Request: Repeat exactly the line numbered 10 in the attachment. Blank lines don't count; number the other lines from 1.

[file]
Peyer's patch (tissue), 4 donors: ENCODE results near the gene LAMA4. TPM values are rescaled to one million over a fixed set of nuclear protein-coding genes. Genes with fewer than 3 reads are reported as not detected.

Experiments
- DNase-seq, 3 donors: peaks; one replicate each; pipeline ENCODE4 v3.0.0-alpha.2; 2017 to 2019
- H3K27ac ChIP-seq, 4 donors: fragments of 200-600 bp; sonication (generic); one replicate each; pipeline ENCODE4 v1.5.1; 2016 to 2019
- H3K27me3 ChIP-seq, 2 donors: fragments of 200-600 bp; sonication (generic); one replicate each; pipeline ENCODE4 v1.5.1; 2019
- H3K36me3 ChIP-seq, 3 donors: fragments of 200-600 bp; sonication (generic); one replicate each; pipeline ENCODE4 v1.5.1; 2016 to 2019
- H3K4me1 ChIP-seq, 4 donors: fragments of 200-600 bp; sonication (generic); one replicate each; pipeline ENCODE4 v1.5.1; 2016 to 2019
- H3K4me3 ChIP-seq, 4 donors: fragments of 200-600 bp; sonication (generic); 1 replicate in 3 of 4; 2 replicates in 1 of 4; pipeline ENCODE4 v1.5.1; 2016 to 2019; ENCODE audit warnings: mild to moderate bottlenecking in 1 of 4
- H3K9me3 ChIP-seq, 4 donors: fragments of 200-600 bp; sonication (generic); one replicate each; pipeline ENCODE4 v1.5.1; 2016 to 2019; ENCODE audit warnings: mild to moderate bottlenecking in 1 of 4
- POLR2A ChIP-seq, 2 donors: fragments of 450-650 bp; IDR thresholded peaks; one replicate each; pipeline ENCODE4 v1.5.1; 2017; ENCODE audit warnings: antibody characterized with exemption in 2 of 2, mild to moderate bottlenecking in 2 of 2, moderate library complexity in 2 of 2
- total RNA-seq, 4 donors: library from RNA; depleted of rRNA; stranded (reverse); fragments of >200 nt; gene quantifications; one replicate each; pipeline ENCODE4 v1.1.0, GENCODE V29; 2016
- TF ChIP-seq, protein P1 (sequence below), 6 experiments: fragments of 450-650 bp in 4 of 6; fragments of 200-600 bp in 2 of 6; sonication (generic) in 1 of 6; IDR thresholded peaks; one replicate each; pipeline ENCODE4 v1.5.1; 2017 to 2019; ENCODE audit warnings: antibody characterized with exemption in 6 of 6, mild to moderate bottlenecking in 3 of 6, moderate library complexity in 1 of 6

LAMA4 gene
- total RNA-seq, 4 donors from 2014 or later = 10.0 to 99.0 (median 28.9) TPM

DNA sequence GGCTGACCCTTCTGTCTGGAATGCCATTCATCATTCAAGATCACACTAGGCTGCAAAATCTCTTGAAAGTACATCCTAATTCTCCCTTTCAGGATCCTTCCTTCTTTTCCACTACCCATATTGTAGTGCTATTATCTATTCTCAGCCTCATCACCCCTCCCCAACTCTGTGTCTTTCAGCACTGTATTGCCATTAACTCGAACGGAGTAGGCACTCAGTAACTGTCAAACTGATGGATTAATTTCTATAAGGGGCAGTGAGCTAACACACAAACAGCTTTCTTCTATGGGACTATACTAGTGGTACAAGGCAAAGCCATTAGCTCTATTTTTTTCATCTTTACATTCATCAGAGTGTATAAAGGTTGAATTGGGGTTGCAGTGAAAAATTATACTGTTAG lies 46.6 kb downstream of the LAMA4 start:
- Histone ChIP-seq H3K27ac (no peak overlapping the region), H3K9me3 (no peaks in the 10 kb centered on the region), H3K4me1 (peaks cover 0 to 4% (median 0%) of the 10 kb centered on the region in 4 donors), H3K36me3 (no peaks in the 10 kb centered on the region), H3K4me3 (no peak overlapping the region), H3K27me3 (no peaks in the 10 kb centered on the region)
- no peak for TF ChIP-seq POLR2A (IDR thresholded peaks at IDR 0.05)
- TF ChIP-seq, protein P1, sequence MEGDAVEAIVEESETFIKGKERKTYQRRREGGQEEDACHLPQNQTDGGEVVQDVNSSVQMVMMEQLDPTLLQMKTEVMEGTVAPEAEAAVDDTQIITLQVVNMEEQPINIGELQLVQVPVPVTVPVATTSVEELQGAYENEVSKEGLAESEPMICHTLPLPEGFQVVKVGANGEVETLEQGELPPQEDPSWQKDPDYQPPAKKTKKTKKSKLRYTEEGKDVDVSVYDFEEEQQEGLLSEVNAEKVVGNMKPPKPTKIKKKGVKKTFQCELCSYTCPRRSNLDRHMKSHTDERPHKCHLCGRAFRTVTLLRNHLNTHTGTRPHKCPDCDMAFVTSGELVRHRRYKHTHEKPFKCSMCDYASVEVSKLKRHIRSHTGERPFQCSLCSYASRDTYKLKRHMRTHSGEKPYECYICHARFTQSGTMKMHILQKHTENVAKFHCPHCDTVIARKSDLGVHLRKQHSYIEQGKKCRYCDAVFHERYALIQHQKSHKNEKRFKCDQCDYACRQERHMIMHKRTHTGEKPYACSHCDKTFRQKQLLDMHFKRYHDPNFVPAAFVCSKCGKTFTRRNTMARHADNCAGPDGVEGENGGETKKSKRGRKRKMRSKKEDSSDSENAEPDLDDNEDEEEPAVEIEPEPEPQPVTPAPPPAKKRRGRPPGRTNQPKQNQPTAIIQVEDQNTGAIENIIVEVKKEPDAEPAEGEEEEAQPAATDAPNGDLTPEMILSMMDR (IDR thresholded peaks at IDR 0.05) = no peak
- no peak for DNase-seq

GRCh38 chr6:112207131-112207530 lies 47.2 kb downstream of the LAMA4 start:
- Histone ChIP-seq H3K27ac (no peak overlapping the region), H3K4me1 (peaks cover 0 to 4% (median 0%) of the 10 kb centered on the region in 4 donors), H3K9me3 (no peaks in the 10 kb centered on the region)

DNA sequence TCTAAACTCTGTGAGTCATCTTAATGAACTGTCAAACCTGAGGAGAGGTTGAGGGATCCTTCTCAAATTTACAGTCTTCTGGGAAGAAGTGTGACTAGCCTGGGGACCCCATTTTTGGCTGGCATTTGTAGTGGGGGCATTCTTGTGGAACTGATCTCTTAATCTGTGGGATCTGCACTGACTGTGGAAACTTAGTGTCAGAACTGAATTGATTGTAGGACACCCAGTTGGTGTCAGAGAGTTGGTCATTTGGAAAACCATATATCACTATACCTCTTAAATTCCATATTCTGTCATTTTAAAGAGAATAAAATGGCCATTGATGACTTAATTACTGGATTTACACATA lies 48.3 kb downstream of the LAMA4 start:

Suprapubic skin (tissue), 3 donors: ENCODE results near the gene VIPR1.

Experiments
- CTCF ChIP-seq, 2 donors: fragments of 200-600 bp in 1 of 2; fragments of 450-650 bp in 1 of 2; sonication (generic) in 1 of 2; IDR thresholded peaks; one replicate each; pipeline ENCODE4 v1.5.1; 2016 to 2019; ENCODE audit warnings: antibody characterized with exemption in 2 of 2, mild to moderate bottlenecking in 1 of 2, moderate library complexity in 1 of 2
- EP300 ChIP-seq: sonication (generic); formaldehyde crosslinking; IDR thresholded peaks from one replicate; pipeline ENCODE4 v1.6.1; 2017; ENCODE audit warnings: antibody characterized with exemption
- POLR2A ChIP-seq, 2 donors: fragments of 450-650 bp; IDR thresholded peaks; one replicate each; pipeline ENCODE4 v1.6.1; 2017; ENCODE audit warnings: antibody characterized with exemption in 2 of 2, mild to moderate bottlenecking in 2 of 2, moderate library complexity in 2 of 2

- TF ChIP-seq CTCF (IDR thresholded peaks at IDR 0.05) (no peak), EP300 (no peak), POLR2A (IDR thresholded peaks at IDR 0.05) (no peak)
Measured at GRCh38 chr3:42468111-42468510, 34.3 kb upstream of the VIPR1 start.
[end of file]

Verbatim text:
- POLR2A ChIP-seq, 2 donors: fragments of 450-650 bp; IDR thresholded peaks; one replicate each; pipeline ENCODE4 v1.5.1; 2017; ENCODE audit warnings: antibody characterized with exemption in 2 of 2, mild to moderate bottlenecking in 2 of 2, moderate library complexity in 2 of 2